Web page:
Ari Fleischer on President Bush's Legacy

This is a rush transcript from "America's News HQ," January 12, 2009. This copy may not be in its final form and may be updated.

BILL HEMMER, HOST: How will history judge our 43rd president? Ari Fleischer, the former White House press secretary is my guest tonight.

Good to see you. Ari. Good evening to you.


HEMMER: You told some of our producers earlier today that you were surprised — surprised of the list of things he felt were mistakes. Explain that.

FLEISCHER: Well, it was a rather robust answer. The first time he got asked that question, he couldn't think of anything, and he's had a chance to think about it since then. So, it did surprise me.

He had a little bit of a long list. I was also surprised when he said fighting to change Social Security, to say that was a mistake, he would have rather focused on immigration reform. I thought they were both important. But that his conclusion. He said that was a mistake at that time.

Video: Watch Bill Hemmer's interview

HEMMER: All right. I'd queue it up for you. Let's go ahead and listen to this bit here. Roll this.


PRESIDENT BUSH: I have often said that history will look back and determine that which could have been done better or, you know, mistakes I made. Clearly putting a "mission accomplished" on an aircraft carrier was a mistake. It sent the wrong message. We were trying to say something differently, but nevertheless, it conveyed a different message. Obviously, some of my rhetoric has been a mistake.


HEMMER: Now, some of that he has alluded to in the past, Ari. So that really wasn't a lot about the rhetoric of bringing them home, dead or alive, whatever the words were, the strong words after September 11th.


HEMMER: Here is the impression I got today watching this with sitting and watching it with Megyn during "America's Newsroom" — is this guy really unaffected by the critics around him or does he just put up a good front?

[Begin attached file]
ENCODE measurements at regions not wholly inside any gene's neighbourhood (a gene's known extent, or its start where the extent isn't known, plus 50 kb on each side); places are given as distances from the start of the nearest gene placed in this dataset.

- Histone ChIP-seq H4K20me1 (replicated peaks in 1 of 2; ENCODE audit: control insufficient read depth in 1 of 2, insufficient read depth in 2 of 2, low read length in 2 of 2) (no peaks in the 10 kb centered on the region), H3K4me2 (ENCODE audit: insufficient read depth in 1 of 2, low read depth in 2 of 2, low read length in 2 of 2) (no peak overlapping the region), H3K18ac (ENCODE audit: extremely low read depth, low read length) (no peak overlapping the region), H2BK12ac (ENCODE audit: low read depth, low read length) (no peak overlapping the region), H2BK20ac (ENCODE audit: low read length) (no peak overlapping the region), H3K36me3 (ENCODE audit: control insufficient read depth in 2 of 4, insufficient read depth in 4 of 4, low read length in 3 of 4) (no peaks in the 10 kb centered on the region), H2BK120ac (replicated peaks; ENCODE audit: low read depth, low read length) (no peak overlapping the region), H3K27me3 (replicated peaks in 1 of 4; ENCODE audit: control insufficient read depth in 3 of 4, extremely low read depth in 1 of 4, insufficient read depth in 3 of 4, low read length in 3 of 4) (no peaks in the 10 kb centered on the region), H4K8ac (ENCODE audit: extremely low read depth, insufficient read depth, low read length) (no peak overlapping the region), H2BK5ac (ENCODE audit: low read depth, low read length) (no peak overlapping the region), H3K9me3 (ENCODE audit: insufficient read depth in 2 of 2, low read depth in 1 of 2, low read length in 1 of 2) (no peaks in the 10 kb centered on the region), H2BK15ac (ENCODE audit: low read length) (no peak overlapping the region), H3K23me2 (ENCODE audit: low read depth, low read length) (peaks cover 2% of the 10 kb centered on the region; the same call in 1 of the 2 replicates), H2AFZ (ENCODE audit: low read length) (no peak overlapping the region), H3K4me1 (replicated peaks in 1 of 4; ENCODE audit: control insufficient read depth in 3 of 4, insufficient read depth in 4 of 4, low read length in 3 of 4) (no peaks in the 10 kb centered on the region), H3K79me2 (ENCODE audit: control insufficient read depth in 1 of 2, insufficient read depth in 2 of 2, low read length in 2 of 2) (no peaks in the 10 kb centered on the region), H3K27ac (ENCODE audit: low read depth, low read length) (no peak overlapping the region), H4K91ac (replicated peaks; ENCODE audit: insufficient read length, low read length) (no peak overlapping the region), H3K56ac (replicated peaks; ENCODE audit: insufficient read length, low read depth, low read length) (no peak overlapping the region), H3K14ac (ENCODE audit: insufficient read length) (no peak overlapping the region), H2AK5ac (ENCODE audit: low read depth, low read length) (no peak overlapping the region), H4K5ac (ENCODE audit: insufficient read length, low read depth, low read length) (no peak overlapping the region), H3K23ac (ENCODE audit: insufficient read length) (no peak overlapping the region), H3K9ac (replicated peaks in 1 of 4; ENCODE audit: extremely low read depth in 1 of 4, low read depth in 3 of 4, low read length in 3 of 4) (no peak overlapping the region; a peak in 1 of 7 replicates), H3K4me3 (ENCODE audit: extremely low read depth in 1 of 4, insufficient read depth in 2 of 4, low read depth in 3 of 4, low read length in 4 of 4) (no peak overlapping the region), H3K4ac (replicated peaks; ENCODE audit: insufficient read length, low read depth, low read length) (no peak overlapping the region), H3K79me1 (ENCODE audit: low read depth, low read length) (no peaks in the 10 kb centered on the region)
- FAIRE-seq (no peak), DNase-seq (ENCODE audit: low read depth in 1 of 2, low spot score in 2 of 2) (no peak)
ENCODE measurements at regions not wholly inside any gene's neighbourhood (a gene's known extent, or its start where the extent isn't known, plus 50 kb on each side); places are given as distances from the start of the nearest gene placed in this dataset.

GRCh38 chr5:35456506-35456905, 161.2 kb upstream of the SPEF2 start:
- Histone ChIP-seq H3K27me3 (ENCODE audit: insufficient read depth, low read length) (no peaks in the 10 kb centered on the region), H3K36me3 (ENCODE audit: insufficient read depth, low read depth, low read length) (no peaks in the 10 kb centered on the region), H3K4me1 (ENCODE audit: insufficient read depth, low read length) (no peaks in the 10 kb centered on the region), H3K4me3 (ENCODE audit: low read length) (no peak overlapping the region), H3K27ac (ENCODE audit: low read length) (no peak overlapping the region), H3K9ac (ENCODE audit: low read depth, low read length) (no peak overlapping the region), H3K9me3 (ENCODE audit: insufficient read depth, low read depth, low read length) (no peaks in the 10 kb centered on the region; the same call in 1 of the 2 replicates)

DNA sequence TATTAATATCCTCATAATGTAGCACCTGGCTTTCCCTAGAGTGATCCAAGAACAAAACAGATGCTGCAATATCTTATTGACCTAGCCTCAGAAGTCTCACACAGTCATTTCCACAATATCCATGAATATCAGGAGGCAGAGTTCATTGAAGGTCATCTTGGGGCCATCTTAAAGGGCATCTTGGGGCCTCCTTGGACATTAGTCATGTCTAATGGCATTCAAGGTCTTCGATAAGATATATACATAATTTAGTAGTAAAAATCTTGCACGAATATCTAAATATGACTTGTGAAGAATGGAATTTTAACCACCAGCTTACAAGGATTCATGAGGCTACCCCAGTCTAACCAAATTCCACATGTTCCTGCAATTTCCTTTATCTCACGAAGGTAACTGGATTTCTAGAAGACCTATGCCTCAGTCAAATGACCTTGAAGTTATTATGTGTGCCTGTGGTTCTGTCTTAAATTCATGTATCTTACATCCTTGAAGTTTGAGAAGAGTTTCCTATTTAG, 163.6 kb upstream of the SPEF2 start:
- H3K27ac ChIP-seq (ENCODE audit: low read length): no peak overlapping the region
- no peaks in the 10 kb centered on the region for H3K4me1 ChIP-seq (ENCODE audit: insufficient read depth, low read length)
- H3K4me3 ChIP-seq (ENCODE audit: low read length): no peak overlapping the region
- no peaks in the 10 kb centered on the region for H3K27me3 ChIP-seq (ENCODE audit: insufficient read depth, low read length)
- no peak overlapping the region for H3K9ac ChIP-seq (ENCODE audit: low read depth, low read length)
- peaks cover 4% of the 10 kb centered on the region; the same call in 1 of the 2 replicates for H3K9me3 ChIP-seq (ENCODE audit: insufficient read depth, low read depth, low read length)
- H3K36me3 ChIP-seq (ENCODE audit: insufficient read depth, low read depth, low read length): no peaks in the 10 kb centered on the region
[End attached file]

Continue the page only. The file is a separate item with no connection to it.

FLEISCHER: Well, that's the bigger story of the news conference today and I'm glad you raised that, because I think, the core here is you're seeing a president who is about to sell off into the wind with confidence. And that's the private George Bush that I know so well. I saw it when I worked for him and I've seen it the many times I visited him since I left the White House. I'm, frankly, very glad the American people got to see that confident side of him today, because he is restful. He is pleased with the decisions he's made, and big decisions that got made on his watch.

I hope no other president has mementos of presidency as his — a recount, a recession, two recessions, two wars, an anthrax attack, a biblical hurricane. He's had issues that hardly anybody else has had to wrestle with, Abraham Lincoln and the civil war, that's different. But very few presidents have had the challenges he's had. He leaves with a lot of confidence, knowing, particularly on Iraq, he has made major decisions.

And Barack Obama should be thankful every day that he inherits a world without Saddam Hussein in it.